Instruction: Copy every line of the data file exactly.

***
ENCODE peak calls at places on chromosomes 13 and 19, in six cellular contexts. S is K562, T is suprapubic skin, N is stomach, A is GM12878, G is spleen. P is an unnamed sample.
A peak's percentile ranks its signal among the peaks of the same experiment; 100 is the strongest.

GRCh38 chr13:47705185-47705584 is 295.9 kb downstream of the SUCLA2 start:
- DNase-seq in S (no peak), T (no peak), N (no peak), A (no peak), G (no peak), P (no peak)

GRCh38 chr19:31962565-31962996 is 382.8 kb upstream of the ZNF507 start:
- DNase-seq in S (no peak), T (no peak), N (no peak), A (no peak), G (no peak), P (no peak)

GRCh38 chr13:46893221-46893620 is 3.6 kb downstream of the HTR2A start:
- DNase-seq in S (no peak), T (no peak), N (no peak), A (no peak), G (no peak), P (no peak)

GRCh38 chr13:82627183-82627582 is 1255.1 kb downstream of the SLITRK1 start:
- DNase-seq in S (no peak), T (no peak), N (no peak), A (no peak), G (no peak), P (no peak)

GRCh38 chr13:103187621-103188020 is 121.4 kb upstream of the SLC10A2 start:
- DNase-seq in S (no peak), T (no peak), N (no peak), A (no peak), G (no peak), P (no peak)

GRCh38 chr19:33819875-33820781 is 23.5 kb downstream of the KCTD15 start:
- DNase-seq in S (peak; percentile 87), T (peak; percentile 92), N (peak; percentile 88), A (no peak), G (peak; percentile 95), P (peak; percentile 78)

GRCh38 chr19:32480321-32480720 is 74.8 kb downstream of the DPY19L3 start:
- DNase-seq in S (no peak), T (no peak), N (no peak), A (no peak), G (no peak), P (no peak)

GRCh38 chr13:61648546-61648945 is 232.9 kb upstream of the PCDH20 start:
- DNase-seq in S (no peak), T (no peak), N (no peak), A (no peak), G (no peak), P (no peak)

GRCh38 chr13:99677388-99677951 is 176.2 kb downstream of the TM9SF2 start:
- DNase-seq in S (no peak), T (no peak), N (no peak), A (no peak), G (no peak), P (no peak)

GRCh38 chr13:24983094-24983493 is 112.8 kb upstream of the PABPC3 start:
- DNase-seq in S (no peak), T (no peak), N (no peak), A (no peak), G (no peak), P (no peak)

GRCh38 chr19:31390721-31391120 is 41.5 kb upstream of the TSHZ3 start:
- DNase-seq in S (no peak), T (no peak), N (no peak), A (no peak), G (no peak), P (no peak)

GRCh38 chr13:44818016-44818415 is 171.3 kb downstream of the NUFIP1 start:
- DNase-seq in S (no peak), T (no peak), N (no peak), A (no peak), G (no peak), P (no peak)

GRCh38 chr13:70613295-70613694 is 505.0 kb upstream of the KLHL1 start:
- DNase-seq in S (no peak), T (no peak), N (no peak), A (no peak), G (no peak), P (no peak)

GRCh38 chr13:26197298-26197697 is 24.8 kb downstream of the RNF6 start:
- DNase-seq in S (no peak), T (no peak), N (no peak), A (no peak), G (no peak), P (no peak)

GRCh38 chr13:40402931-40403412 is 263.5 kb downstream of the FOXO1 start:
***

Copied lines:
ENCODE peak calls at places on chromosomes 13 and 19, in six cellular contexts. S is K562, T is suprapubic skin, N is stomach, A is GM12878, G is spleen. P is an unnamed sample.
A peak's percentile ranks its signal among the peaks of the same experiment; 100 is the strongest.

GRCh38 chr13:47705185-47705584 is 295.9 kb downstream of the SUCLA2 start:
- DNase-seq in S (no peak), T (no peak), N (no peak), A (no peak), G (no peak), P (no peak)

GRCh38 chr19:31962565-31962996 is 382.8 kb upstream of the ZNF507 start:
- DNase-seq in S (no peak), T (no peak), N (no peak), A (no peak), G (no peak), P (no peak)

GRCh38 chr13:46893221-46893620 is 3.6 kb downstream of the HTR2A start:
- DNase-seq in S (no peak), T (no peak), N (no peak), A (no peak), G (no peak), P (no peak)

GRCh38 chr13:82627183-82627582 is 1255.1 kb downstream of the SLITRK1 start:
- DNase-seq in S (no peak), T (no peak), N (no peak), A (no peak), G (no peak), P (no peak)

GRCh38 chr13:103187621-103188020 is 121.4 kb upstream of the SLC10A2 start:
- DNase-seq in S (no peak), T (no peak), N (no peak), A (no peak), G (no peak), P (no peak)

GRCh38 chr19:33819875-33820781 is 23.5 kb downstream of the KCTD15 start:
- DNase-seq in S (peak; percentile 87), T (peak; percentile 92), N (peak; percentile 88), A (no peak), G (peak; percentile 95), P (peak; percentile 78)

GRCh38 chr19:32480321-32480720 is 74.8 kb downstream of the DPY19L3 start:
- DNase-seq in S (no peak), T (no peak), N (no peak), A (no peak), G (no peak), P (no peak)

GRCh38 chr13:61648546-61648945 is 232.9 kb upstream of the PCDH20 start:
- DNase-seq in S (no peak), T (no peak), N (no peak), A (no peak), G (no peak), P (no peak)

GRCh38 chr13:99677388-99677951 is 176.2 kb downstream of the TM9SF2 start:
- DNase-seq in S (no peak), T (no peak), N (no peak), A (no peak), G (no peak), P (no peak)

GRCh38 chr13:24983094-24983493 is 112.8 kb upstream of the PABPC3 start:
- DNase-seq in S (no peak), T (no peak), N (no peak), A (no peak), G (no peak), P (no peak)

GRCh38 chr19:31390721-31391120 is 41.5 kb upstream of the TSHZ3 start:
- DNase-seq in S (no peak), T (no peak), N (no peak), A (no peak), G (no peak), P (no peak)

GRCh38 chr13:44818016-44818415 is 171.3 kb downstream of the NUFIP1 start:
- DNase-seq in S (no peak), T (no peak), N (no peak), A (no peak), G (no peak), P (no peak)

GRCh38 chr13:70613295-70613694 is 505.0 kb upstream of the KLHL1 start:
- DNase-seq in S (no peak), T (no peak), N (no peak), A (no peak), G (no peak), P (no peak)

GRCh38 chr13:26197298-26197697 is 24.8 kb downstream of the RNF6 start:
- DNase-seq in S (no peak), T (no peak), N (no peak), A (no peak), G (no peak), P (no peak)

GRCh38 chr13:40402931-40403412 is 263.5 kb downstream of the FOXO1 start: